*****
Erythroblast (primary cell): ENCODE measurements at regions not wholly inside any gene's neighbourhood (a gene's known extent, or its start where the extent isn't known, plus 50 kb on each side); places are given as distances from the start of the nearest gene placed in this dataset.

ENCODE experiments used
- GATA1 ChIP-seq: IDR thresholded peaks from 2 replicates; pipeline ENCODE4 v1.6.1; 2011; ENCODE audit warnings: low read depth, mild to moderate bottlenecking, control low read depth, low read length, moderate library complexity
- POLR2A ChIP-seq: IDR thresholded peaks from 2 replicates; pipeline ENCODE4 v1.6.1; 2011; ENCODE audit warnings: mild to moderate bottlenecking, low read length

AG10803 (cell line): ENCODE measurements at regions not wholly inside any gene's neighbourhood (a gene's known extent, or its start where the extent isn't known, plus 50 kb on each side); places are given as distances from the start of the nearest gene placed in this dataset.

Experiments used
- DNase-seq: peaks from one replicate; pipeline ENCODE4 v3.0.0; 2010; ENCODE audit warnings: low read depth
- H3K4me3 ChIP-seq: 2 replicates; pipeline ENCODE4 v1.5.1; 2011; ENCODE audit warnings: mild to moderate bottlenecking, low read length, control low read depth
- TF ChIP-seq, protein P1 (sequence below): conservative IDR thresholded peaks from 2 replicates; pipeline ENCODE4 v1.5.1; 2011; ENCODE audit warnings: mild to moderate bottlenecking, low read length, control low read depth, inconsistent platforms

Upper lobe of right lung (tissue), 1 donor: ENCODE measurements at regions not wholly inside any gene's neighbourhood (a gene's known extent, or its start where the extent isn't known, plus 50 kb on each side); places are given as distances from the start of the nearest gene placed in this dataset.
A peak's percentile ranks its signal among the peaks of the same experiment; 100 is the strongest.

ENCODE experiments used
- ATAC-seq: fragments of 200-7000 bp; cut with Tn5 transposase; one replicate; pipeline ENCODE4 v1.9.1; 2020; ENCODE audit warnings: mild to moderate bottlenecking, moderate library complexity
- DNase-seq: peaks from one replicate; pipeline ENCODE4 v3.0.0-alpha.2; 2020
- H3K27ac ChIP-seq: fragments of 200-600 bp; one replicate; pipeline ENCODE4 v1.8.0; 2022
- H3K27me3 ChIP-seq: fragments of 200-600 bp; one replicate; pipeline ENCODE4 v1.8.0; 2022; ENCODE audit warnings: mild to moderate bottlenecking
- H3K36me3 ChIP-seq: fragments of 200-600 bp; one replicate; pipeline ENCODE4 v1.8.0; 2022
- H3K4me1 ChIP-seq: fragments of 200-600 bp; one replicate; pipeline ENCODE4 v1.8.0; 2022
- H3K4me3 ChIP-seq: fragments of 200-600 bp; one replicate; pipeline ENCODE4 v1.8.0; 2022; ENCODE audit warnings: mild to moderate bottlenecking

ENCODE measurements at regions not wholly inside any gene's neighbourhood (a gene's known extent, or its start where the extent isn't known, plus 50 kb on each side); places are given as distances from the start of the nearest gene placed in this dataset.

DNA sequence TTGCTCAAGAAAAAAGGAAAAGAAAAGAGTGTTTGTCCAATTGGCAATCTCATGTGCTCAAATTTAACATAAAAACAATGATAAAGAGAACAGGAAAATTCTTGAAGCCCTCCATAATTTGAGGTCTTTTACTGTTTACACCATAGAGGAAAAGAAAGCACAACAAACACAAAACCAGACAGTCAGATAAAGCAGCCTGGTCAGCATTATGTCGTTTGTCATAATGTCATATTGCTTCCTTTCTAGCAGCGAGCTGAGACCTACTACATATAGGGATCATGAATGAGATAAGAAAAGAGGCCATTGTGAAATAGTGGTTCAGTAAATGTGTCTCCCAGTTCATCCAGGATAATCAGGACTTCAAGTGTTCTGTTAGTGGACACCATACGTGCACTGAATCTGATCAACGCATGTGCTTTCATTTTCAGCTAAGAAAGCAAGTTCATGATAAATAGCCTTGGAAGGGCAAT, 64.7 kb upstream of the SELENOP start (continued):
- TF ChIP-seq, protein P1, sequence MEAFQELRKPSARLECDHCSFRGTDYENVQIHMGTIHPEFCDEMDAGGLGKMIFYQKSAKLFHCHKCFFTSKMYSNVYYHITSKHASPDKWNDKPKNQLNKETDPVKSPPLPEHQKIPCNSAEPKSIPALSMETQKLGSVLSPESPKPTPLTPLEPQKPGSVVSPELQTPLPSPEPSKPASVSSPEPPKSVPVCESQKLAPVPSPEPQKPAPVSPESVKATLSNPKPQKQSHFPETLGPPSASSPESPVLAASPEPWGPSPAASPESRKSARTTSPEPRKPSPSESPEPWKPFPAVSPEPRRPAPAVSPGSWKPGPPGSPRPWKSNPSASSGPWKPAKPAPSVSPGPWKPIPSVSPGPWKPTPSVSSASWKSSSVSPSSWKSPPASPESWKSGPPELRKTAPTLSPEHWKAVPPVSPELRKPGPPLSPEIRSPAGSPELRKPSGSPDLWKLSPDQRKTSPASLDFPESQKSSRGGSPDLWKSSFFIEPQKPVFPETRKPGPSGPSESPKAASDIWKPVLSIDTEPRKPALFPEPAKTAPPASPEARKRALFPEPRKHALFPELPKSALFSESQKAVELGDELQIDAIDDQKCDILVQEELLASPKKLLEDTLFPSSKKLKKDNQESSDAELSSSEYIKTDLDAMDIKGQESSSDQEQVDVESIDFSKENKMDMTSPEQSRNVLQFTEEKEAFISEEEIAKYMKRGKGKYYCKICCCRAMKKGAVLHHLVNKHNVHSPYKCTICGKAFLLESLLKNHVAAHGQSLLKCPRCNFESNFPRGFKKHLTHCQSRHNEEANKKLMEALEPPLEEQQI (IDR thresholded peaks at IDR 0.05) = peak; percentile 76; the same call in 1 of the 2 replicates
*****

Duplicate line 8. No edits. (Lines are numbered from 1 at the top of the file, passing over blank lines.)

- H3K4me3 ChIP-seq: 2 replicates; pipeline ENCODE4 v1.5.1; 2011; ENCODE audit warnings: mild to moderate bottlenecking, low read length, control low read depth